Mexico Among the Top Nationalities Seeking Refugee Status in Canada Following Changes to Ease of Entry
According to a recent Global News article, Mexico is again a leading source of refugee claims due to a change in Canadian visa requirements. Prior to December 2016, Mexicans required a travel visa to enter Canada. The former Conservative government introduced this requirement in 2009 to reduce the number of asylum claims made by Mexicans. According to a now-declassified Intelligence Brief, those numbers have surged yet again.
In 2009, Mexico was the leading source country for refugee claims in Canada, peaking at 9,000 for that year alone. However, most of these claims were rejected. Following the introduction of the visa requirement, refugee claims fell significantly down to 86 in 2014, and 111 in 2015.
Justin Trudeau promised to lift the visa requirement for Mexicans as part of his 2015 election platform. Trudeau’s goal was to strengthen Canada’s relationship with Mexico, improving business, travel, and the exchange of ideas between Canadians and Mexicans.
Following the lifting of the visa requirement on December 1, 2016, the number of asylum claims from Mexico climbed again, making it a top source of refugee claimants. Mexico is sixth after Haiti, Nigeria, Turkey, Pakistan, and India. The Intelligence Brief connecting the increase in Mexican asylum claims with the lifting of the visa requirement comes from a Canada Border Services Agency (CBSA) report.
Increase in Claims, Positive Results
In 2017, there were 1,500 asylum claims from Mexican citizens, six times higher than 2016. However, only 25 percent of Mexican refugee claims were accepted. The other 75 percent were either abandoned, rejected, or withdrawn. The majority of claims were made in Quebec, and mostly in Montreal’s Trudeau airport.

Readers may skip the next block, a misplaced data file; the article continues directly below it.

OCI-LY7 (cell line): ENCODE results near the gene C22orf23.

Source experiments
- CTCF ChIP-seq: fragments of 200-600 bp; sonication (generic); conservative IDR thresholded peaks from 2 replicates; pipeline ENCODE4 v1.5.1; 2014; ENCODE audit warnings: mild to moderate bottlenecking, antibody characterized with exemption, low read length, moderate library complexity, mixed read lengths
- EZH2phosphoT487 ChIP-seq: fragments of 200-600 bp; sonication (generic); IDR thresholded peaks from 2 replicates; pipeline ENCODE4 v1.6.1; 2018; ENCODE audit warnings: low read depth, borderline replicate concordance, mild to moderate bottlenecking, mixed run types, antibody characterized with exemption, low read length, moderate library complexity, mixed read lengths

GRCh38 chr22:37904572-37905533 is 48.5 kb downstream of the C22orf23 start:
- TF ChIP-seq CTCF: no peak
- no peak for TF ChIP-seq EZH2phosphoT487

The majority of these Mexicans claimed refugee status for fear of drug cartels in Mexico. Drug cartels have been linked to rampant violence and mass murder in Mexico. The violence in Mexico and hostility towards immigrants in the U.S. have made Canada a top destination for those seeking asylum. Canada is also seen as a relatively crime- and corruption-free country—a place of refuge from violence.
Although the majority of refugee claims are rejected, the lifting of the visa requirement has made it easier for Mexicans to visit Canada as tourists. Immigration, Refugees, and Citizenship Canada spokespeople have commented that Canada and Mexico continue to cooperate on issues that emerge because of the lift. And more importantly, it has given those fleeing violence a chance to claim refugee status in a safer country.